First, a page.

We all know the government’s timetable for cuts to the solar feed-in tariff was illegal but how do those who suffered from the over-hasty announcement go about getting compensation?
On 23 March the Supreme Court refused the government’s application to appeal against the earlier ruling that its timetable for cuts to the solar feed-in tariff (FIT) was illegal.
This has reduced the damage caused to investors and industry confidence, but the judicial review proceedings did not seek to compensate those who suffered losses as a result of energy minister Greg Barker’s announcement.
The implications for the industry were costly. Projects under construction that were unlikely to meet the 12 December date were cancelled or accelerated. Some institutions and individuals lost the confidence to continue with projects still at pre-construction phase. The sudden imposition of the deadline caused a huge spike in activity for the solar PV industry.
The refusal of the application to appeal now leaves the way open for those who suffered loss to consider compensation. A reasonably robust view is now forming that those who suffered losses are in a position to bring individual cases or class action to seek compensation. A number of companies have expressed an interest in pursuing an action and we, and other lawyers in this field, are investigating the prospects for recovery.
Seeking compensation from the government is not easy; the simple fact that the unlawful act or omission of a public authority may cause a loss that flows naturally from it is not sufficient to establish entitlement. You only have to consider the
2008 Law Commission report, Administrative Redress: Public Bodies And The Citizen, to see the difficulties. The report proposed reform to make compensation more generally available. The proposals were not taken forward.
Developments in the law of legitimate expectation, combined with rights to compensation enshrined in the Human Rights Act (HRA) may provide a remedy of damages.
One route for the potential claimant is to show that there was a legitimate expectation of the kind that falls within Article 1 of the First Protocol of the European Convention on Human Rights (ECHR), which protects possessions. Where a breach has occurred, then section 8 (3) of the HRA, subject to certain restrictions, permits the court to award damages if the court is satisfied that the award is necessary to afford “just satisfaction” to the claimant.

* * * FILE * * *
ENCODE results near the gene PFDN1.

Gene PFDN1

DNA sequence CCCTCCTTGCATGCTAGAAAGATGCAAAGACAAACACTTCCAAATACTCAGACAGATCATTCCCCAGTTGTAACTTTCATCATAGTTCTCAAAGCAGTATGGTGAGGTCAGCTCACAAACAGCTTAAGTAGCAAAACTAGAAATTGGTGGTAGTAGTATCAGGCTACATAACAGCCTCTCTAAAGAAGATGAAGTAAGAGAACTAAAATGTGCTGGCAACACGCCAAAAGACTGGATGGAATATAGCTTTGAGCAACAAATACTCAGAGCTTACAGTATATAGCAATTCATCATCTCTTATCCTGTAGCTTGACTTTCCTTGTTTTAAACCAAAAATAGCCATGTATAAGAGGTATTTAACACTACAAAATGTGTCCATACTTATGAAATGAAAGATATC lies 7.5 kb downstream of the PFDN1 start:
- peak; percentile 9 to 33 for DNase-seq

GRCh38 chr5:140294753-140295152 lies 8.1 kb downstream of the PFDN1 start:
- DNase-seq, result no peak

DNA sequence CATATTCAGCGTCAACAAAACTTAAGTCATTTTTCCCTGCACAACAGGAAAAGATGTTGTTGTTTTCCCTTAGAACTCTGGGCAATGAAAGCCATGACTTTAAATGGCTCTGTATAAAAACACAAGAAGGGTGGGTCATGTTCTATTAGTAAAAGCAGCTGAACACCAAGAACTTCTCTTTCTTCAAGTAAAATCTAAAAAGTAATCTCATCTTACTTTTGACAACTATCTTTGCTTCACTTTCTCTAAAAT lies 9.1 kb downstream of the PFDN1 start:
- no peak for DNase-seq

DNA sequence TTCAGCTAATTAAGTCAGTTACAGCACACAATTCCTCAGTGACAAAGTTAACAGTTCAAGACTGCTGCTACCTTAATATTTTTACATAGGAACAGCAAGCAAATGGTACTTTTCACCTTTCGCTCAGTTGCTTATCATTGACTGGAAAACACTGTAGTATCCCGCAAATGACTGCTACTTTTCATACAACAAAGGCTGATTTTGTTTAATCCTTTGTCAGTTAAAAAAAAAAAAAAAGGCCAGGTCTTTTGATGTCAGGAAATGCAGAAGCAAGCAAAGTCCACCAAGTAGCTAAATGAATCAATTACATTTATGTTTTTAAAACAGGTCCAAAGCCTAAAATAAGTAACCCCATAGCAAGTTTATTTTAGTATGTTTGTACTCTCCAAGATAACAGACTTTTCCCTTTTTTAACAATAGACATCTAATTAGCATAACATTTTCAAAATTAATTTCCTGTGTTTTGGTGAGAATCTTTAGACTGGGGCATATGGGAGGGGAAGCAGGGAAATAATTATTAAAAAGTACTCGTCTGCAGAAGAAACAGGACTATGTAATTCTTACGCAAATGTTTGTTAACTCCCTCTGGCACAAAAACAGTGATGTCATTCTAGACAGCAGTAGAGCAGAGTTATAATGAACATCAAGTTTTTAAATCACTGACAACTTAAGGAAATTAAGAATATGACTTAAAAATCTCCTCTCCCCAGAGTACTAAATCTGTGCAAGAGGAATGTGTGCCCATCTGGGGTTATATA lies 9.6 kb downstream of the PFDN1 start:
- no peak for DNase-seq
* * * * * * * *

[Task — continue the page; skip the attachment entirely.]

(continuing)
The law of legitimate expectation is of general application and has been used in a broad range of cases from tax to procurement. It is based on the principle that a public body may create an expectation that it would be unfair for it to resile from or to interfere with that expectation. The expectation may constitute a possession and thus be protected under Article 1 of the First Protocol.
The sudden deadline caused a huge spike in activity for the solar PV industry
In a recent decision, R (Infinis Plc Infinis (R-Gen) Ltd) vs Gas & Electricity Markets Authority & Another (2011), the Court of Appeal applied the Human Rights Act and ruled that in depriving a claimant of accreditation for its generators, Ofgen had acted unlawfully and interfered with the claimant’s rights under Article 1 of the First Protocol. The claimant was awarded damages of £2.6m.
A similar approach might be taken by the court in this potential claim based upon the ruling in the FITs case. In the Court of Appeal the court ruled that the legislation gave the electricity generator a right to receive the FITs for a fixed period of 25 years by reference to the rate set at the date of accreditation of the installation and that the proposal of the minister would amount to interfering with a vested right.
The question that arises is has the minister, in making this pronouncement, interfered with the legitimate expectations of those who relied on the stated policy continuing until lawfully changed and who had to cancel projects or renegotiate them?
Apart from those who have not received the FITs from cancelled projects or who suffered wasted expenditure, there are businesses in the supply chain whose business model relied on the FITs rates persisting at the existing levels unless lawfully changed or who suffered immediate losses due to the sudden spike in market activity.
There may be other avenues for recovery and each case will turn on its own facts, but the possibility of a class action is being considered and this is not the last we will hear of the minister’s precipitate announcement.
Tim Willis is construction partner and head of renewables at Harrison Clark